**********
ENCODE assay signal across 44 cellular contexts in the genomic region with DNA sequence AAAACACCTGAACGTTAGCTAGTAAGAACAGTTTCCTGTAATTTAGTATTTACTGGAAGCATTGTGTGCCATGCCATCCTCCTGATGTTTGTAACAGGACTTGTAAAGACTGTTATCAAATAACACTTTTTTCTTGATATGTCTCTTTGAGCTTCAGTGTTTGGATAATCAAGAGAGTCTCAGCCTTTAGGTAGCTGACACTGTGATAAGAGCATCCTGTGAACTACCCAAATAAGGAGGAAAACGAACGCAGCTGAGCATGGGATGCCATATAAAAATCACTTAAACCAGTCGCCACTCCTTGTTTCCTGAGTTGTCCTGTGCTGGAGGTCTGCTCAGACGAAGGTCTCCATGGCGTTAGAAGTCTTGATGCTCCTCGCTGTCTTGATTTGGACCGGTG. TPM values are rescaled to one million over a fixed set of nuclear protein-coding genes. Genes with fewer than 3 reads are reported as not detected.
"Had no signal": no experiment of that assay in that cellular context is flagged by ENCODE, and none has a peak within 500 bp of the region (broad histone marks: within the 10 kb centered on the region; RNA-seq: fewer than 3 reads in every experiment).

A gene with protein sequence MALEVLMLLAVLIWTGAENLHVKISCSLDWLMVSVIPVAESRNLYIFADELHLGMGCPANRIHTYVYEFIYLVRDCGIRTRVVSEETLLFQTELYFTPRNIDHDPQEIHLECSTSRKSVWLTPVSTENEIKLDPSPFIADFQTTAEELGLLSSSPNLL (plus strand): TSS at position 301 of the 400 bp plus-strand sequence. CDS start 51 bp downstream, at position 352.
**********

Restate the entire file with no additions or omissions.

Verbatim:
ENCODE assay signal across 44 cellular contexts in the genomic region with DNA sequence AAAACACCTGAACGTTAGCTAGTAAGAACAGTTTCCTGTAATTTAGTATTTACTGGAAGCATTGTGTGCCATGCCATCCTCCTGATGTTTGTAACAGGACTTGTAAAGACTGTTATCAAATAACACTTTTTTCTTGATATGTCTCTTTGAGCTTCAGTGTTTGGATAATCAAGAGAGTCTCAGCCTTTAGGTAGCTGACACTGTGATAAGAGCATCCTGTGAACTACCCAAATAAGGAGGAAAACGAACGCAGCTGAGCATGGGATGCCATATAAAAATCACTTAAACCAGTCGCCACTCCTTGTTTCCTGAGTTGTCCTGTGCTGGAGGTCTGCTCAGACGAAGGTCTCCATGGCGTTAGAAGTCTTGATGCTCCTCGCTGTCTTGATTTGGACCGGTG. TPM values are rescaled to one million over a fixed set of nuclear protein-coding genes. Genes with fewer than 3 reads are reported as not detected.
"Had no signal": no experiment of that assay in that cellular context is flagged by ENCODE, and none has a peak within 500 bp of the region (broad histone marks: within the 10 kb centered on the region; RNA-seq: fewer than 3 reads in every experiment).

A gene with protein sequence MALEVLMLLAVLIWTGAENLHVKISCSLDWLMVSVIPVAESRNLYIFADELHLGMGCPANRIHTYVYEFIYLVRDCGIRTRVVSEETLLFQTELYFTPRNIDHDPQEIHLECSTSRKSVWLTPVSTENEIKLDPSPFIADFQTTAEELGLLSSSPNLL (plus strand): TSS at position 301 of the 400 bp plus-strand sequence. CDS start 51 bp downstream, at position 352.